Say yes to the om! Yoga classes aren’t a stretch for MS patients
BY RANDY DOTINGA
“I can’t do that, I have MS.”
Those are the seven words Megan Weigel, DNP, ARNP-c, MSCN, typically hears when she initially suggests yoga classes to her patients with multiple sclerosis. Her response to their protests is simple: “Yes, you can.”
“We have props we can use to help you. We can bring the floor to you, we can bring the wall to you,” Dr. Weigel tells them. “And you don’t have to worry about being off balance because there’s a bolster there” to support you.
“Along with medicine, lifestyle advice, and physical therapy, yoga is one of the most beneficial tools I give to patients with MS,” she said. “It’s indispensable to living a healthy life.”
Researchers haven’t conclusively shown that yoga is beneficial for MS, but studies have suggested that it’s helpful in reducing fatigue and improving balance, mood, and urinary function. (PLoS One. 2014; 9(11): e112414; J Altern Complement Med. 2015 Nov 1; 21(11): 655–659.
The story of oMS Yoga began about 7 years ago, when Dr. Weigel met a fellow yoga instructor, Cheryl Russell, at a National MS Society luncheon. Ms. Russell has MS, and she feels yoga helped her with her symptoms and her anxiety related to her MS. The two women had a brainstorm: How about a yoga class for people with MS?
They decided to name their approach oMS – that’s the yoga chant “om” plus MS, pronounced ohh-m-S. They also embraced a type of yoga called Baptiste Power Vinyasa Yoga and found funding to start the program.
Now, their free oMS classes are offered to people with MS in Jacksonville, Fla., where Dr. Weigel is based, and in Philadelphia, where Ms. Russell resides. More classes are slated to start in fall 2018 in Delray Beach and St. Augustine, Fla.
In an interview, Ms. Weigel talked about the power of yoga to relieve isolation, improve health and promote stress-reducing mindfulness.
What are the classes like?
Our classes are 60 minutes with 4-12 people. You might look at a class and see one person who doesn’t appear to have MS, another person in a chair, and a person in a wheelchair who can only move their arms. We start with about 25 minutes of yoga practice that’s more powerful and involves a little bit more movement and cardio activity.
Blocks, bolsters and belts help people with MS get the most out of yoga depending on their ability. And we use visual-spatial tricks. A yoga pose may traditionally be done by standing, but if you use your imagination, you can do it against the wall or while lying on the ground. You just have to change the plane of your body.
What happens in the rest of the class after those first 25 minutes?
We’re heating up the body. People with MS don’t tolerate heat most of the time, so we like to have them relax and cool things down in the middle of class with 10-15 minutes of meditation. Then we finish the class with relaxation, stretching, and rejuvenation-type work.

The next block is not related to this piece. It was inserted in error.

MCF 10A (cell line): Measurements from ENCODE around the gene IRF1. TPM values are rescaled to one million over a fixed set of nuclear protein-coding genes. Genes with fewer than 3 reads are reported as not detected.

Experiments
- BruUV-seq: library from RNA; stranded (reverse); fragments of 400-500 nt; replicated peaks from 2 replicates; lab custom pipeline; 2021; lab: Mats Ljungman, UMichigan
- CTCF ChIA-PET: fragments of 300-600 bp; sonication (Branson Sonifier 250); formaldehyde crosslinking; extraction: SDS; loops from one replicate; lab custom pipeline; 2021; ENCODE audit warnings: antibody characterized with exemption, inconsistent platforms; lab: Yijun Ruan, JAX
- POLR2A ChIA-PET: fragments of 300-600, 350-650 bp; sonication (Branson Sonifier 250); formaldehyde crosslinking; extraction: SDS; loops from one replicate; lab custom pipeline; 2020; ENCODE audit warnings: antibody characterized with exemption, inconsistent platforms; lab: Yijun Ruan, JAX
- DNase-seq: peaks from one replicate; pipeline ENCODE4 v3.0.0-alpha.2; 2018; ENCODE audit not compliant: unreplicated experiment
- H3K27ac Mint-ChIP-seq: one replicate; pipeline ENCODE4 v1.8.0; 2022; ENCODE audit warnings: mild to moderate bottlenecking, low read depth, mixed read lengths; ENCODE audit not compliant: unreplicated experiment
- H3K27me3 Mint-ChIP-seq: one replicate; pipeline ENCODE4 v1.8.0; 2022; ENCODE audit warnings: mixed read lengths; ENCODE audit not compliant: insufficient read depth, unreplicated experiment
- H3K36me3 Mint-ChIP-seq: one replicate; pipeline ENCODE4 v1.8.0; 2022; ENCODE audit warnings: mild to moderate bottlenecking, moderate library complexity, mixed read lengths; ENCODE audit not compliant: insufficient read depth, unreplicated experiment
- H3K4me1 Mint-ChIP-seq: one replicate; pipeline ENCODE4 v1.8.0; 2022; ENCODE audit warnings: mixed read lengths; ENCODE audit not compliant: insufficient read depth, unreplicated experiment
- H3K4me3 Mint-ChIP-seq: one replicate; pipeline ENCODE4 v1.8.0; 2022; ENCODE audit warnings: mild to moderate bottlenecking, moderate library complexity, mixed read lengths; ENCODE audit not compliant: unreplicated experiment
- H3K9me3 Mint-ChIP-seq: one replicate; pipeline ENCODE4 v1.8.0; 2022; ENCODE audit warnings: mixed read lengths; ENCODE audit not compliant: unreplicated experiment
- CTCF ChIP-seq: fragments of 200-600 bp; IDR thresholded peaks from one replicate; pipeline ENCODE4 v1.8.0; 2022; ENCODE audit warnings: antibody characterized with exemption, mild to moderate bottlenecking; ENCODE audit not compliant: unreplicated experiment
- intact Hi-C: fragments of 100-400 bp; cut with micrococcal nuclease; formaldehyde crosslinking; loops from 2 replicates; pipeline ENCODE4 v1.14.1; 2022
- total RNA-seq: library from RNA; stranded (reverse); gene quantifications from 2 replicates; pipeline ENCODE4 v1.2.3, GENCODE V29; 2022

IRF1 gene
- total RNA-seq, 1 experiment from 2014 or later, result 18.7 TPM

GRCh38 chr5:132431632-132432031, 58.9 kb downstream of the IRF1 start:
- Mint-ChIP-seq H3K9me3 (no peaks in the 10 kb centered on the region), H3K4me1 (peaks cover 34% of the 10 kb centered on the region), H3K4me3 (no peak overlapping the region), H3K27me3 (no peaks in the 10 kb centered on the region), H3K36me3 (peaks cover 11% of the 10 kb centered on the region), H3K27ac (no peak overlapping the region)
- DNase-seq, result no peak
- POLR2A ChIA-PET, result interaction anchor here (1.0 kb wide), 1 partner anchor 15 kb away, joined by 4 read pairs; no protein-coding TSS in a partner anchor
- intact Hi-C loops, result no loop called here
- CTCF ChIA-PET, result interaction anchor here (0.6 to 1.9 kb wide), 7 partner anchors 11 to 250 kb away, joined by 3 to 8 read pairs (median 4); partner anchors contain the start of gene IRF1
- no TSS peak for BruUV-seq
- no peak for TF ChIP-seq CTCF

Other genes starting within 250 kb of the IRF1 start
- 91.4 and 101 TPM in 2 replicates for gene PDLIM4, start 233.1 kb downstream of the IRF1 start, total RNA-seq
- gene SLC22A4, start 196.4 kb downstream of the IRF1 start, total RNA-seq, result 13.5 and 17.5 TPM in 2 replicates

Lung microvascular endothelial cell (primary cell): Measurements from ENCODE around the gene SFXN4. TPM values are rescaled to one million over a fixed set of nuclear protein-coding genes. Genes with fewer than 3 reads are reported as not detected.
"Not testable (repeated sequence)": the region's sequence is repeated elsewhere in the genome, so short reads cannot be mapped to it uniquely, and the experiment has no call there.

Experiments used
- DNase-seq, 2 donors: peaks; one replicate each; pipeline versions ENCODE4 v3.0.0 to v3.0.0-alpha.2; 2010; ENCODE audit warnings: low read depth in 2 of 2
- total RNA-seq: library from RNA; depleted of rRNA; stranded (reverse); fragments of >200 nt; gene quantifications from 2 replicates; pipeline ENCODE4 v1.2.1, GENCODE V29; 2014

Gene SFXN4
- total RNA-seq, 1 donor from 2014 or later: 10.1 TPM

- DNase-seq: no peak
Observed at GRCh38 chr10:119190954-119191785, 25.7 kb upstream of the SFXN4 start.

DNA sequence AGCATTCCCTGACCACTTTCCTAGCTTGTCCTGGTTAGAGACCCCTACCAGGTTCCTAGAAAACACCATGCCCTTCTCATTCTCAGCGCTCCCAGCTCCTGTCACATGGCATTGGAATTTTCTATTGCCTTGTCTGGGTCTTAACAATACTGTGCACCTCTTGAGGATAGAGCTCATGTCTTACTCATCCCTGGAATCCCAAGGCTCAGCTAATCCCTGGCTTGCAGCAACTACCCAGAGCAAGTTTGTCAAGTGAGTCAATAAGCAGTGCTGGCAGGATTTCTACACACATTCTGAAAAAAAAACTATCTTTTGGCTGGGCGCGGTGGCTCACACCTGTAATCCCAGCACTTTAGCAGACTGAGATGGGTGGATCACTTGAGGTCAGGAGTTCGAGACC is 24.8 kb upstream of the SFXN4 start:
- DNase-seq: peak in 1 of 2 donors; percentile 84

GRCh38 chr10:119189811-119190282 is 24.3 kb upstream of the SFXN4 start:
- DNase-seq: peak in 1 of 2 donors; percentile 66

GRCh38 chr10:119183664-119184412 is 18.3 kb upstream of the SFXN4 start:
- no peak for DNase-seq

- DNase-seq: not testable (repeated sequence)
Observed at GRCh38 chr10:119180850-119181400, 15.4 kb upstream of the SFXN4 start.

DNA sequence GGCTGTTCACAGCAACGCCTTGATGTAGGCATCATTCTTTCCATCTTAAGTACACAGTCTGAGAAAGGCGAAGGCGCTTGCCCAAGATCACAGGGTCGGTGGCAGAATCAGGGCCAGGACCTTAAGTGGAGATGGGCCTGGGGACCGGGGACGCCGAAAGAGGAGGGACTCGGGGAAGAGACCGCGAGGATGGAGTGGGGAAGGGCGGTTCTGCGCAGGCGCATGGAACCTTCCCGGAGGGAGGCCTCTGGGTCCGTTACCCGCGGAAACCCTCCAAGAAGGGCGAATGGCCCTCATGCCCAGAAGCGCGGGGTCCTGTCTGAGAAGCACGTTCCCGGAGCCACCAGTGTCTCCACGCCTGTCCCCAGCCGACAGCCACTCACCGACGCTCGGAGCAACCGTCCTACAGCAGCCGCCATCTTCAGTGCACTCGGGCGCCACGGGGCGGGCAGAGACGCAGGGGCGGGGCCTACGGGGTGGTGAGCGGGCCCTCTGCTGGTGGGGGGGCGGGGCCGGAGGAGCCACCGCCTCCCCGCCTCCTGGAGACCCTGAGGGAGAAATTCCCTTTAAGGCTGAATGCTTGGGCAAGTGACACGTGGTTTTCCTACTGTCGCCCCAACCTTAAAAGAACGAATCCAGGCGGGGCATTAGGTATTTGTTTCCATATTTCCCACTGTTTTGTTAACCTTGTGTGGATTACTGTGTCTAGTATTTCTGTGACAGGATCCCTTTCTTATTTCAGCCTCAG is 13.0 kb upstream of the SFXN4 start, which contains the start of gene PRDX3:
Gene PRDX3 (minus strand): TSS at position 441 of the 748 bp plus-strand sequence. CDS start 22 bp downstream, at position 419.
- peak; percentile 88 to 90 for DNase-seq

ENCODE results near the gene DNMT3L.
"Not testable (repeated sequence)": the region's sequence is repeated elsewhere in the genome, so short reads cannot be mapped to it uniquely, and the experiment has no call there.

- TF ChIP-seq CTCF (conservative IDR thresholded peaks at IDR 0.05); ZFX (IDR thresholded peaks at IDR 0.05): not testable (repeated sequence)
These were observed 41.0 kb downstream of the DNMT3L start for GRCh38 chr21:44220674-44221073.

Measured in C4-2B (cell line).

They gain strength and flexibility, and relief of some psychological issues. Our clients tell us they have less pain the day after they do yoga.
How does yoga help people on a non-physical level?
One of the biggest issues in MS is its unpredictability, which causes a lot of anxiety and worry. Even if they have a normal exam and nothing has changed, they worry about whether they’ll wake up in the morning and be able to walk or see.
The mindfulness of yoga is really where the gold nugget lies. We like to say we give you something on the mat that you can take off the mat.
How does mindfulness work?
If you’re doing a pose that’s difficult, your heart beats faster and your mind wanders and your breath speeds up. We teach you how to breathe through that uncomfortable place. You begin to learn how to use that in different situations like during an MRI, while getting an infusion, or when you’re talking to your doctor about test results. We’ve also found that yoga creates a sense of community in people who have a disease that produces isolation.
How does yoga help people become less isolated?
Our folks may not get out at all because of mobility limitations. Or they just don’t feel like they’re part of anything. We put on as many as 4 classes a week, and some people go to all of them. They’re consistently there for one another. If one guy doesn’t show up, they’re on the phone asking “Are you OK?”
Is yoga inappropriate for some people with MS?
I honestly can’t think of anybody. Even if they’re having a bad day and feel weak and tired, they can at least come to class and lay down and breathe. We had a woman in our class whose disease progressed to the point where she could only move her head. She’d come with her support partner. We’d do breathing exercises with her. And we’d put her feet on blocks and bring her knees toward her hips so she’d feel more stable, more balanced and grounded in her wheelchair.
What should people do if they don’t want to engage in the spiritual aspect of yoga?
It’s fairly easy to find a class that’s not going to talk to you about that. We try to encourage all comers and not speak in language that would exclude people by making them uncomfortable. If you don’t want to om, you don’t have to om. But over the years, we’ve found that a lot more people om than used to. And a lot louder too.
- For more information about yoga and MS, visit the website of the National MS Society: www.nationalmssociety.org/Living-Well-With-MS/Diet-Exercise-Healthy-Behaviors/Exercise/Yoga
- Visit www.omsyoga.org to learn more about the oMS Yoga program.
- Looking for a class near you? Dr. Weigel suggests checking with your local National MS Society chapter.